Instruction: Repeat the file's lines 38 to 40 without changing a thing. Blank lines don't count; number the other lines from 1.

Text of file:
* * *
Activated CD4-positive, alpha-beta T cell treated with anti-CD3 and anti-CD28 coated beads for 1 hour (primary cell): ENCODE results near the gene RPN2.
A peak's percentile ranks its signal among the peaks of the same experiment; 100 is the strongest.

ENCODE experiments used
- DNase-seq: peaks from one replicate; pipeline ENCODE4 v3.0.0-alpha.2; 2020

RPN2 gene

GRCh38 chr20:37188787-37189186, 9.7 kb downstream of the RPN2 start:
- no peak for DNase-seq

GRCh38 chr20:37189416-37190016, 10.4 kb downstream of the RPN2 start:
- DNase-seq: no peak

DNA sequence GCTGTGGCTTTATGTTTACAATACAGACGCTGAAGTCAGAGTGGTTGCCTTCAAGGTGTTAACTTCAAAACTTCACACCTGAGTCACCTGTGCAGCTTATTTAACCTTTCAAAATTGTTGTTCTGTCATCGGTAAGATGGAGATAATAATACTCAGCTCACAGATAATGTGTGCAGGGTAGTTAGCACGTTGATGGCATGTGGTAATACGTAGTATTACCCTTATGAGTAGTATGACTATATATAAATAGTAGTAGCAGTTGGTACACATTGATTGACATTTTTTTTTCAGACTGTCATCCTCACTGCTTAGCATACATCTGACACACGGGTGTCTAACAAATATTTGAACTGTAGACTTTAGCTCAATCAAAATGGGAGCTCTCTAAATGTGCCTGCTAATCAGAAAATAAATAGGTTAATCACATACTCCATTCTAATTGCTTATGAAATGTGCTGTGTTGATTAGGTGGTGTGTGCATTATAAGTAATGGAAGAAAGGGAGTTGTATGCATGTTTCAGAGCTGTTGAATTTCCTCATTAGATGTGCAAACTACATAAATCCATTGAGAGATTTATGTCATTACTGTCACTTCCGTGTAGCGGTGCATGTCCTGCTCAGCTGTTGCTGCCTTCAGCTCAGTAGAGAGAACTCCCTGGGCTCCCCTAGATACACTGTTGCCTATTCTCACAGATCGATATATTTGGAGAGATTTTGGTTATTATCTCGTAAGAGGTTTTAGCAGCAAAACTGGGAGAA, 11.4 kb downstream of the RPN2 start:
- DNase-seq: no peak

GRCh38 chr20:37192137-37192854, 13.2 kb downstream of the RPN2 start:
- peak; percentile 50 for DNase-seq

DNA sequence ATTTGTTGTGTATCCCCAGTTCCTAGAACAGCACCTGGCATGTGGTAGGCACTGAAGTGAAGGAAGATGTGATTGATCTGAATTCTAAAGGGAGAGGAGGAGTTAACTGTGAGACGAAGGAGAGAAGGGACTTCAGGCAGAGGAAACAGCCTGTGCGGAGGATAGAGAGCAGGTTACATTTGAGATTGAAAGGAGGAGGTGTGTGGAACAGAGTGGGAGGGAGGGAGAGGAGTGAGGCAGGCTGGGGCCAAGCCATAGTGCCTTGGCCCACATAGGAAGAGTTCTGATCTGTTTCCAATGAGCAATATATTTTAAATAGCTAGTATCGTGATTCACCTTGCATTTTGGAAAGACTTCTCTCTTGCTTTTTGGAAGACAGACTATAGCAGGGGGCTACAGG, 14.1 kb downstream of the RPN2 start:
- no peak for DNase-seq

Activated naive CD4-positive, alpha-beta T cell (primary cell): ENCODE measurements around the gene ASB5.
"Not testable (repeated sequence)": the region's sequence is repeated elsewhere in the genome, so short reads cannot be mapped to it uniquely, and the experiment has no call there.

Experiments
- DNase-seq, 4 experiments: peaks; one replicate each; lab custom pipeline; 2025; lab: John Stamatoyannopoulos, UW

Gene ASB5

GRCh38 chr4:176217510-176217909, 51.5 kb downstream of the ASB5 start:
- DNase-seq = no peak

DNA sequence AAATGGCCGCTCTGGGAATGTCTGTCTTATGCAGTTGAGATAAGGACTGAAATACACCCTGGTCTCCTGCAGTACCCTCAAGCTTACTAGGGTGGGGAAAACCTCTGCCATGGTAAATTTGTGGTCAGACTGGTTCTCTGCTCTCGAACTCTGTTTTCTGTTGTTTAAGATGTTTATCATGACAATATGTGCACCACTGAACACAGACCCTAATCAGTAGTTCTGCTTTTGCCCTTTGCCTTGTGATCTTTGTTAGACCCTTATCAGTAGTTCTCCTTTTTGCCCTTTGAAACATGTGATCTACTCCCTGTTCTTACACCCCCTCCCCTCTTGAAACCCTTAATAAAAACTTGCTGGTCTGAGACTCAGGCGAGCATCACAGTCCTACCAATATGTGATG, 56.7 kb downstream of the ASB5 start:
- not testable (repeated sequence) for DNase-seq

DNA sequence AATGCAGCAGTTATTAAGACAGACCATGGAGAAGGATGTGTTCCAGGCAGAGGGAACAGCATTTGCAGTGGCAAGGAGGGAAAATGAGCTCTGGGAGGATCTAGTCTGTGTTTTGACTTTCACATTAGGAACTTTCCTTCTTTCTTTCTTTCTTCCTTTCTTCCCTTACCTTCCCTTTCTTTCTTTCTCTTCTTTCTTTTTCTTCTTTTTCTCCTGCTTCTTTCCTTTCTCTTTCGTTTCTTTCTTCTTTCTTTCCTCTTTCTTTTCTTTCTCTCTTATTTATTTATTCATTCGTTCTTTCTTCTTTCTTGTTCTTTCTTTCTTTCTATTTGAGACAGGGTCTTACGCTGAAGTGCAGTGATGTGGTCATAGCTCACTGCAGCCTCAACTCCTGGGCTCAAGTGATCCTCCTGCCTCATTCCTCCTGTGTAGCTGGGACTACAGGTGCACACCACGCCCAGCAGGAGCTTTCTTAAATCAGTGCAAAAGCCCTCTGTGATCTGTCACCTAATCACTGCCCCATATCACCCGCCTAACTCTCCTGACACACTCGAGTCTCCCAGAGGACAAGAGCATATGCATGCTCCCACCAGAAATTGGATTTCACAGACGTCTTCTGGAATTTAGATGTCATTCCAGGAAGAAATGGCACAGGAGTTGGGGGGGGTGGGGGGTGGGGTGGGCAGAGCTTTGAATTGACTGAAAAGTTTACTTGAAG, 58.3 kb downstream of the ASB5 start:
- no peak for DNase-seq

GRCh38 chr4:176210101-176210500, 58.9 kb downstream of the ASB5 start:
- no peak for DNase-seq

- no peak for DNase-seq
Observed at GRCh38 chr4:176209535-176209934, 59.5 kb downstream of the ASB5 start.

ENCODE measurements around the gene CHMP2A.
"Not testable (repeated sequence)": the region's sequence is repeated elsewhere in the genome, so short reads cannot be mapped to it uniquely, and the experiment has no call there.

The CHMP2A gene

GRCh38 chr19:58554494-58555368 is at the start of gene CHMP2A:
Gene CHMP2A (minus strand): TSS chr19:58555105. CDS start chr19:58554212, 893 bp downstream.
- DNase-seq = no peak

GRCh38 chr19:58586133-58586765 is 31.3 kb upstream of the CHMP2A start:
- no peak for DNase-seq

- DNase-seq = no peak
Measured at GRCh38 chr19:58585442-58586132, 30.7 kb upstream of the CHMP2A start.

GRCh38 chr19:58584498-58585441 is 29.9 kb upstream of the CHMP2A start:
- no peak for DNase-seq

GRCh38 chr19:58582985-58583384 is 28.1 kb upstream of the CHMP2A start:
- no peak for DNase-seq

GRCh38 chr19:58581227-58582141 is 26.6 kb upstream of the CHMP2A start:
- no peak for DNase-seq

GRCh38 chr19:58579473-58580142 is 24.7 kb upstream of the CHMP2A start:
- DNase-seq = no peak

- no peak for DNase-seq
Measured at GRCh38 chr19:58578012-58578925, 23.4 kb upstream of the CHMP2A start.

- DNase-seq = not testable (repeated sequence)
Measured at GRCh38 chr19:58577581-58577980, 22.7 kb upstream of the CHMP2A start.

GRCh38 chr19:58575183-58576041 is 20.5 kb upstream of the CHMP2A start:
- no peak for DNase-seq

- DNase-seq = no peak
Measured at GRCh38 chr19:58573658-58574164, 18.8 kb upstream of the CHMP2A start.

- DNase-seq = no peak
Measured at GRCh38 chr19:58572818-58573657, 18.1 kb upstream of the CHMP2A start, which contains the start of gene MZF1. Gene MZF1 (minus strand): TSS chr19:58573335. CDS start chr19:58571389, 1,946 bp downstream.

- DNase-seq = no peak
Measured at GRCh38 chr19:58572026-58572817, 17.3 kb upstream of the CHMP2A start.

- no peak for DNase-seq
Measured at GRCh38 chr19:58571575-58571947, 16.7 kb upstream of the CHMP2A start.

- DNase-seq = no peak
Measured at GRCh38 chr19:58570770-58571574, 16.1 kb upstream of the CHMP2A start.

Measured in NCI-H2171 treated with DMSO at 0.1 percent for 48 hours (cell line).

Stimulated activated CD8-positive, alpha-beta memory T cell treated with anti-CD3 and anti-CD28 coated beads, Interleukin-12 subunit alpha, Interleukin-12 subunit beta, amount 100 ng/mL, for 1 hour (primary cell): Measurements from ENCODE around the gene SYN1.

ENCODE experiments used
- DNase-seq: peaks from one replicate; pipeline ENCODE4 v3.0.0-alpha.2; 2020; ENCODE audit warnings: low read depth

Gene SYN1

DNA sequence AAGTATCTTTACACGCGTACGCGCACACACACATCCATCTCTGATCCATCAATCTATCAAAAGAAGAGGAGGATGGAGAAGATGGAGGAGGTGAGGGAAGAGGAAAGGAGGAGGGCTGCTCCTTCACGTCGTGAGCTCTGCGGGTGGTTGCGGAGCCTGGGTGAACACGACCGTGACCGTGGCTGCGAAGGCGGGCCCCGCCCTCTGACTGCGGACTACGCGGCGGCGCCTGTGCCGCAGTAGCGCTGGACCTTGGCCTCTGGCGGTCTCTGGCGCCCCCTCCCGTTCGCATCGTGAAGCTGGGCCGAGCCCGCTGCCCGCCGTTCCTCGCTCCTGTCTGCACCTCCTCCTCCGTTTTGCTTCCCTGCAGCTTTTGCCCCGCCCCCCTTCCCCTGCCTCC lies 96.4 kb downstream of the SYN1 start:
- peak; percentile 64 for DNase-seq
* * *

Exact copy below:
- no peak for DNase-seq

- DNase-seq = no peak
Measured at GRCh38 chr19:58585442-58586132, 30.7 kb upstream of the CHMP2A start.